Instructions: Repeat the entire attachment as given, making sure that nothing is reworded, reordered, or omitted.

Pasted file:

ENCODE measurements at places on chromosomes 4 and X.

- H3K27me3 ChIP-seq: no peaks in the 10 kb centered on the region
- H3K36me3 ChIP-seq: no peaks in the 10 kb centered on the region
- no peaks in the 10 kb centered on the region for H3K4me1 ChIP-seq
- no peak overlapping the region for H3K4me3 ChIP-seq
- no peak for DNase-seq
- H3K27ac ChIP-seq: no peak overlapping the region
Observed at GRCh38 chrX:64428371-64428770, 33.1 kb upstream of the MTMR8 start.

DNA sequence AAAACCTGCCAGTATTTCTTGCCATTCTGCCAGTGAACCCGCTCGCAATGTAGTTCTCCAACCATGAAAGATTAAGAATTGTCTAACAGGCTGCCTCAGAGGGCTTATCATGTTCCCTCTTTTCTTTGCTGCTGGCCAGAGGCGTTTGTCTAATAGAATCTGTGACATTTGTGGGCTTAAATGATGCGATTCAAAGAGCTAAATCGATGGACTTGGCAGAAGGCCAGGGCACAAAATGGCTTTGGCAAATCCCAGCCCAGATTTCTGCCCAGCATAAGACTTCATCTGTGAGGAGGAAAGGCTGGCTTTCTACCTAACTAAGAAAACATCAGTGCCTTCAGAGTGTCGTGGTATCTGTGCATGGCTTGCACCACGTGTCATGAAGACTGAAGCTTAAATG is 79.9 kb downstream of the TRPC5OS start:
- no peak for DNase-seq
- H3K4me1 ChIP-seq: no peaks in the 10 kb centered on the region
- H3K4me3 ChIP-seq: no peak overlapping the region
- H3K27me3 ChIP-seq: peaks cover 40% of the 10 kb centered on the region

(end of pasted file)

ENCODE measurements at places on chromosomes 4 and X.

- H3K27me3 ChIP-seq: no peaks in the 10 kb centered on the region
- H3K36me3 ChIP-seq: no peaks in the 10 kb centered on the region
- no peaks in the 10 kb centered on the region for H3K4me1 ChIP-seq
- no peak overlapping the region for H3K4me3 ChIP-seq
- no peak for DNase-seq
- H3K27ac ChIP-seq: no peak overlapping the region
Observed at GRCh38 chrX:64428371-64428770, 33.1 kb upstream of the MTMR8 start.

DNA sequence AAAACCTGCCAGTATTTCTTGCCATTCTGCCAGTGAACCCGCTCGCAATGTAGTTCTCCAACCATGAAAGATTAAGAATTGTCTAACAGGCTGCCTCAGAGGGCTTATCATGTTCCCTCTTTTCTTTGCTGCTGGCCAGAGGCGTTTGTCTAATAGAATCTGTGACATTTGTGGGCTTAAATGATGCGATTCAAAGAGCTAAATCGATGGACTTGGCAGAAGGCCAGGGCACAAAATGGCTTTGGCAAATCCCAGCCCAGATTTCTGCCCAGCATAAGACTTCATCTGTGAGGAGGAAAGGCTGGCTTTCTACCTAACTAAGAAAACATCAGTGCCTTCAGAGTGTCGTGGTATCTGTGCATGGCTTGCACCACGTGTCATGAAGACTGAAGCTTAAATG is 79.9 kb downstream of the TRPC5OS start:
- no peak for DNase-seq
- H3K4me1 ChIP-seq: no peaks in the 10 kb centered on the region
- H3K4me3 ChIP-seq: no peak overlapping the region
- H3K27me3 ChIP-seq: peaks cover 40% of the 10 kb centered on the region